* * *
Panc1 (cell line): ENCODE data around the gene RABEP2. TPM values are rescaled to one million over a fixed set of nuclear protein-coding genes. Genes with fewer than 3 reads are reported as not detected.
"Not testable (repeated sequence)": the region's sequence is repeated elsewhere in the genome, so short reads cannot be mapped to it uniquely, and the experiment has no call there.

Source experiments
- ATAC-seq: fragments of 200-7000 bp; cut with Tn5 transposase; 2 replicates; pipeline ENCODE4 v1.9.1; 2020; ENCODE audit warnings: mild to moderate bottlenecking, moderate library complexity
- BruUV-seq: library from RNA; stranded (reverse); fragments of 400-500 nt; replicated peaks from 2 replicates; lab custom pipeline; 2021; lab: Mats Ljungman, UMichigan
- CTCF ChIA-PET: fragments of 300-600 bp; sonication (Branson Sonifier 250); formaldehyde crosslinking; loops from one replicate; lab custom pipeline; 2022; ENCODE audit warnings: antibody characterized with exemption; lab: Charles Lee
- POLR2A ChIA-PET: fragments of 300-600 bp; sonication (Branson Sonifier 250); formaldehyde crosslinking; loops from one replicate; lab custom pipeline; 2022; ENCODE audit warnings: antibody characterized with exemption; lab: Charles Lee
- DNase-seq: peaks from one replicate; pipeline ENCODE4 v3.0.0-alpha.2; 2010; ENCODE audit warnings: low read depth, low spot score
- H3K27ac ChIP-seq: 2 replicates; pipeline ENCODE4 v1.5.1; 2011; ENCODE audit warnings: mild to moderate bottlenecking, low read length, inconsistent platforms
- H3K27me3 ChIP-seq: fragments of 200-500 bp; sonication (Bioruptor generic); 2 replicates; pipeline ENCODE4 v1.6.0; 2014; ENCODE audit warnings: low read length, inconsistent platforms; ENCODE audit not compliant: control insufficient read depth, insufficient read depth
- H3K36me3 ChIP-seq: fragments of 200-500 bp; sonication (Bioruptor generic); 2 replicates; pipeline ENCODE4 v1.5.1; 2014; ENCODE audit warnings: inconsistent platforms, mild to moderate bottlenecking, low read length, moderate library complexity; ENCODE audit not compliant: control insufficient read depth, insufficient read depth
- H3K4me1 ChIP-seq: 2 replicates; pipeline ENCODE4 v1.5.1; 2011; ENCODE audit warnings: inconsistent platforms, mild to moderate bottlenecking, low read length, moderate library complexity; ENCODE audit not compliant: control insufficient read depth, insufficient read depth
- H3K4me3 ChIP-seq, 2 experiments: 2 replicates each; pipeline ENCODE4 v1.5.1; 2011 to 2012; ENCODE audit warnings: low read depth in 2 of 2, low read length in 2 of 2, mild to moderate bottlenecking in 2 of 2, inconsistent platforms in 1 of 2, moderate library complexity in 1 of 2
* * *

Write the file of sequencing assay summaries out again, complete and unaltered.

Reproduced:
Panc1 (cell line): ENCODE data around the gene RABEP2. TPM values are rescaled to one million over a fixed set of nuclear protein-coding genes. Genes with fewer than 3 reads are reported as not detected.
"Not testable (repeated sequence)": the region's sequence is repeated elsewhere in the genome, so short reads cannot be mapped to it uniquely, and the experiment has no call there.

Source experiments
- ATAC-seq: fragments of 200-7000 bp; cut with Tn5 transposase; 2 replicates; pipeline ENCODE4 v1.9.1; 2020; ENCODE audit warnings: mild to moderate bottlenecking, moderate library complexity
- BruUV-seq: library from RNA; stranded (reverse); fragments of 400-500 nt; replicated peaks from 2 replicates; lab custom pipeline; 2021; lab: Mats Ljungman, UMichigan
- CTCF ChIA-PET: fragments of 300-600 bp; sonication (Branson Sonifier 250); formaldehyde crosslinking; loops from one replicate; lab custom pipeline; 2022; ENCODE audit warnings: antibody characterized with exemption; lab: Charles Lee
- POLR2A ChIA-PET: fragments of 300-600 bp; sonication (Branson Sonifier 250); formaldehyde crosslinking; loops from one replicate; lab custom pipeline; 2022; ENCODE audit warnings: antibody characterized with exemption; lab: Charles Lee
- DNase-seq: peaks from one replicate; pipeline ENCODE4 v3.0.0-alpha.2; 2010; ENCODE audit warnings: low read depth, low spot score
- H3K27ac ChIP-seq: 2 replicates; pipeline ENCODE4 v1.5.1; 2011; ENCODE audit warnings: mild to moderate bottlenecking, low read length, inconsistent platforms
- H3K27me3 ChIP-seq: fragments of 200-500 bp; sonication (Bioruptor generic); 2 replicates; pipeline ENCODE4 v1.6.0; 2014; ENCODE audit warnings: low read length, inconsistent platforms; ENCODE audit not compliant: control insufficient read depth, insufficient read depth
- H3K36me3 ChIP-seq: fragments of 200-500 bp; sonication (Bioruptor generic); 2 replicates; pipeline ENCODE4 v1.5.1; 2014; ENCODE audit warnings: inconsistent platforms, mild to moderate bottlenecking, low read length, moderate library complexity; ENCODE audit not compliant: control insufficient read depth, insufficient read depth
- H3K4me1 ChIP-seq: 2 replicates; pipeline ENCODE4 v1.5.1; 2011; ENCODE audit warnings: inconsistent platforms, mild to moderate bottlenecking, low read length, moderate library complexity; ENCODE audit not compliant: control insufficient read depth, insufficient read depth
- H3K4me3 ChIP-seq, 2 experiments: 2 replicates each; pipeline ENCODE4 v1.5.1; 2011 to 2012; ENCODE audit warnings: low read depth in 2 of 2, low read length in 2 of 2, mild to moderate bottlenecking in 2 of 2, inconsistent platforms in 1 of 2, moderate library complexity in 1 of 2